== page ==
Definition of series 6
What is Series 6?
Series 6 is a securities license authorizing its holder to register as a representative of a company and to sell certain types of mutual funds, variable annuities and insurance. Series 6 licensees are not permitted to sell corporate or municipal securities, direct participation programs and options. With Series 6, an individual can buy or sell certain types of mutual funds, variable life insurance, municipal fund securities, variable annuities and open-ended investment trusts.
Key points to remember
- Series 6 is a securities license authorizing its holder to register as a representative of a company and to sell certain types of mutual funds, variable annuities and insurance.
- Candidates must pass the Series 6 exam to earn a Series 6 license, and the Securities Industry Essentials (SIE) exam is a co-requisite for the Series 6 exam.
- Candidates must be sponsored by a member of FINRA or a self-regulatory organization (SRO) to take the exam.
- Round 6 exams were traditionally taken in person at testing centers, but FINRA started offering them online in 2020.
- The biggest downside to a Series 6 license is that holders are not allowed to sell exchange traded funds (ETFs).
Understanding Series 6
Series 6 is a license sought after by professionals in the financial services industry. Jobs using the Series 6 license include financial advisers, pension specialists, investment advisers, and private bankers. In order to obtain the Series 6 license, applicants must pass the Investment Firm / Variable Contract Products Representative Exam (Series 6). The Securities Industry Essentials (SIE) exam is a co-requisite for the Series 6 exam. The SIE does not require firm sponsorship.
The Financial Sector Regulatory Authority (FINRA) administers the Series 6 exam. It covers topics such as mutual funds, variable annuities, securities, tax regulation, pension plans and insurance products. A passing grade is obtained by correctly answering at least 35 of the 50 questions within 90 minutes. Five additional questions are not marked for a total of 55 questions. The test costs $ 40 and is administered by computer without authorized reference material.
Candidates traditionally took the Series 6 exams in person at Prometric testing centers. However, FINRA began offering tests, including the Round 6 exam, online in 2020. Prometric also administered the tests online. However, applicants or their employers had to install specialized software on their computers and provide cameras. Note, however, that a Series 6 expires two years after employment, except in special circumstances such as a military deployment.
Advantages and disadvantages of the 6 series
The Series 6 exam is often compared to the Series 7 exam. The Series 6 costs a lot less and has a shorter test covering less material. However, a Series 6 license is all that some financial advisers, investment advisers, and retirement planners need. These advisors may only need a Series 6 license if they only sell insurance, annuities, and certain types of mutual funds, not individual stocks.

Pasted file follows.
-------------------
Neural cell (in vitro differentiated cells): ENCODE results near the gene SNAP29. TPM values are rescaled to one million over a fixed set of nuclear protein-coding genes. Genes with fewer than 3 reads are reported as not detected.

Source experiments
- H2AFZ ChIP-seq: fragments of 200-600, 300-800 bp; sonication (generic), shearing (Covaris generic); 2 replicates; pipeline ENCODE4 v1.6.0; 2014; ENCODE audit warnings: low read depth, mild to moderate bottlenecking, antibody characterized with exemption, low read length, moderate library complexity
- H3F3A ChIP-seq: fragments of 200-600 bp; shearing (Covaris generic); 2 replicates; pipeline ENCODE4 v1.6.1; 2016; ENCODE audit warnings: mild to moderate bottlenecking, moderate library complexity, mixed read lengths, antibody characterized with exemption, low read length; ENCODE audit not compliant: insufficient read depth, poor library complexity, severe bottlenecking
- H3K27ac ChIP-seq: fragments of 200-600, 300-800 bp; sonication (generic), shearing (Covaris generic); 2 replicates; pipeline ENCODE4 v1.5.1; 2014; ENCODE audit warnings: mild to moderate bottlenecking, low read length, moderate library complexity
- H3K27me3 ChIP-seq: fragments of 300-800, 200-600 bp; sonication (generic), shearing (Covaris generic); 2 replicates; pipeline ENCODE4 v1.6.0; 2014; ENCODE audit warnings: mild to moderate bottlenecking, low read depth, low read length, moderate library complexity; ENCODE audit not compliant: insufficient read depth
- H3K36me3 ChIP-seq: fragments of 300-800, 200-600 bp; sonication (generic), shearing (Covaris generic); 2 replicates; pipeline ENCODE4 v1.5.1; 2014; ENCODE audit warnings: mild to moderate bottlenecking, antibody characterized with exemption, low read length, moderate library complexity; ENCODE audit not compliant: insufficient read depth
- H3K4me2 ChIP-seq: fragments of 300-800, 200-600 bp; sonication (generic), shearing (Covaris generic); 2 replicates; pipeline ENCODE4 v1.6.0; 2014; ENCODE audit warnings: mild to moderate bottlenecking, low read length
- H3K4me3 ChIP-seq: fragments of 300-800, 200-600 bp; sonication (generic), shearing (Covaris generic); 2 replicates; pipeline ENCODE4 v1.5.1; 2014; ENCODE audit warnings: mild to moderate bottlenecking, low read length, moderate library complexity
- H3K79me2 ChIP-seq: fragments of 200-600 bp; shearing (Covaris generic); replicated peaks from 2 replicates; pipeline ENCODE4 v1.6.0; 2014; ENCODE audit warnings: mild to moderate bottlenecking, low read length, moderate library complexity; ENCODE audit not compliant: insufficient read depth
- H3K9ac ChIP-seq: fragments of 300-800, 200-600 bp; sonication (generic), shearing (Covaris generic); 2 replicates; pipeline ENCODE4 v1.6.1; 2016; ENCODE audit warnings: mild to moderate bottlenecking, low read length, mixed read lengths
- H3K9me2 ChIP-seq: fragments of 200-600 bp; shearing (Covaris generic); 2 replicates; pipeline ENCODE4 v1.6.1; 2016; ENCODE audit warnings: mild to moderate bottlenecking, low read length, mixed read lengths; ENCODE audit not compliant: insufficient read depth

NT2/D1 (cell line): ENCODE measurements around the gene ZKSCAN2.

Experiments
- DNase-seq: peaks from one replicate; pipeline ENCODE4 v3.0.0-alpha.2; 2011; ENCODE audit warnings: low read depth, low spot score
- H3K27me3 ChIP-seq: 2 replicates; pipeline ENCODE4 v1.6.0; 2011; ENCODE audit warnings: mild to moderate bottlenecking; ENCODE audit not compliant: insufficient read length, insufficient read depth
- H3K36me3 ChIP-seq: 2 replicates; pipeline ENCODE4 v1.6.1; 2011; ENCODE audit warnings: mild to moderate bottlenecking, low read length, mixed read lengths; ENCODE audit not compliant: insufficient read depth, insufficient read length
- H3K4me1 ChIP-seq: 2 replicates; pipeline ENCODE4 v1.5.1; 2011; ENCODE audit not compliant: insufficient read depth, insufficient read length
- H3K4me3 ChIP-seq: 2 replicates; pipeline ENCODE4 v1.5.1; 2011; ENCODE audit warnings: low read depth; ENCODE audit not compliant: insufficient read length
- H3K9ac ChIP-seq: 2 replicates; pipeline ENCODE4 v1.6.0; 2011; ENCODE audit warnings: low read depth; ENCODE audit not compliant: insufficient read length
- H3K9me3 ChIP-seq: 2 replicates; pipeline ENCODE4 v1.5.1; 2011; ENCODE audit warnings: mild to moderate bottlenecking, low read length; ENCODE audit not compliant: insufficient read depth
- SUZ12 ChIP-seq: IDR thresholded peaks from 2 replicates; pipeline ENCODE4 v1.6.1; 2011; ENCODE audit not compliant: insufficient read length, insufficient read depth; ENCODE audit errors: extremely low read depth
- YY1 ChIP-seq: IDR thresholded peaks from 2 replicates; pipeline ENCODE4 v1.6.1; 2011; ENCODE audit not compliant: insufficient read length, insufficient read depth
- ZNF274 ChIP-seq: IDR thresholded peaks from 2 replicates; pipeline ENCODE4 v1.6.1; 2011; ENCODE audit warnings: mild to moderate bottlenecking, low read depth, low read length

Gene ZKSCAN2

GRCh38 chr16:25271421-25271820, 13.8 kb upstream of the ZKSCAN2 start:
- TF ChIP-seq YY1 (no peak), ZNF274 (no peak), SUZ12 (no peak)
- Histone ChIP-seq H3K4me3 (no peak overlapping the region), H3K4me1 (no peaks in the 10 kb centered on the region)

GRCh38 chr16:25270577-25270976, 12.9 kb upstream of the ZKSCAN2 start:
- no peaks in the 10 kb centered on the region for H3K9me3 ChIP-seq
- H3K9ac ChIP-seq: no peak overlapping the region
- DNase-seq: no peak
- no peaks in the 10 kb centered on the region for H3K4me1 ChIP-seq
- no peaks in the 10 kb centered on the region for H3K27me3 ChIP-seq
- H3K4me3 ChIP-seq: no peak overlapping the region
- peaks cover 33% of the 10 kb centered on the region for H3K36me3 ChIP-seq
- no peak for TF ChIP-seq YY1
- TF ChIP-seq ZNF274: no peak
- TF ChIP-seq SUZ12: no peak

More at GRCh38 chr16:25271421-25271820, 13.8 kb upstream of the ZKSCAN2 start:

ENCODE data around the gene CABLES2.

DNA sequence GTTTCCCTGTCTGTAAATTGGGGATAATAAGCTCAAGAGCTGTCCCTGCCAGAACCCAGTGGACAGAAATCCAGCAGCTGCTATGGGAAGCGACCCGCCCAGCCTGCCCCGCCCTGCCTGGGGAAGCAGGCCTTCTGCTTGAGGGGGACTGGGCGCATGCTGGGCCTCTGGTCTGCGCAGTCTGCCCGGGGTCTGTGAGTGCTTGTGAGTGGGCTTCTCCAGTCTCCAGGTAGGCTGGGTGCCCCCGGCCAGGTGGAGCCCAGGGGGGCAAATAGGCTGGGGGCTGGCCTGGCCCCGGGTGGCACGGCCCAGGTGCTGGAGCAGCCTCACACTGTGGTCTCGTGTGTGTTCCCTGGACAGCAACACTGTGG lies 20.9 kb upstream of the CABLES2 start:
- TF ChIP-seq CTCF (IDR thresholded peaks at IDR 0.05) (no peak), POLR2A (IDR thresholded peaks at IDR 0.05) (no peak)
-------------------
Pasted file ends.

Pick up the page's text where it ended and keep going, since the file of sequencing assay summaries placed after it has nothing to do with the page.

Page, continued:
The biggest drawback of a Series 6 is that holders are not allowed to sell exchange traded funds (ETFs), or stocks and bonds, as they are considered to be corporate securities. This is a significant drawback, as ETFs generally offer lower fees and increasingly replace mutual funds as the preferred investment vehicles for retail investors. Retirement advisors and planners who want to sell ETFs must obtain a Series 7 license, which requires taking a longer, more comprehensive exam that costs more.
Requirements for Series 6
Candidates must be sponsored by a member of FINRA or a self-regulatory organization (SRO) to take the exam. There are no prerequisites for the exam, but the Securities Industry Essentials (SIE) exam is a co-requisite for series 6. Prior to October 2018, the exam consisted of 100 questions and did not have a co-requisite SIE.
After receiving a passing grade, applicants must then register with FINRA through their sponsoring company in order to trade authorized securities. Series 6 holders are considered limited representatives of their sponsoring company. As a limited representative, they may sell certain types of mutual funds, variable annuities, and variable life insurance.
Series 6 review
As reported by FINRA, the Round 6 exam covers four specific sections.
- “Broker-Trader Business Research with Clients and Prospects,” which includes 12 questions, covering 24% of the exam.
- “Open accounts after obtaining and assessing clients’ financial profile and investment goals” has eight questions, covering 16% of the exam.
- “Provide clients with investment information, make appropriate recommendations, transfer assets and maintain appropriate records” is half of the 25-question exam, covering 50% of the exam.
- “Obtains and verifies buy and sell instructions from customers; processes, completes and confirms transactions ”consists of five questions covering 10% of the exam.
License holders must meet continuing education requirements and receive sponsorship from a FINRA registered company to maintain their Series 6 licenses.
FINRA’s continuing education program has two components: a regulatory component and a firm component. Regulatory, FINRA requires license holders to complete a computer-based training session within 120 days of the second anniversary of registration. FINRA also requires a computer training session every three years thereafter. The firm element requires brokers to establish and maintain a continuing education program.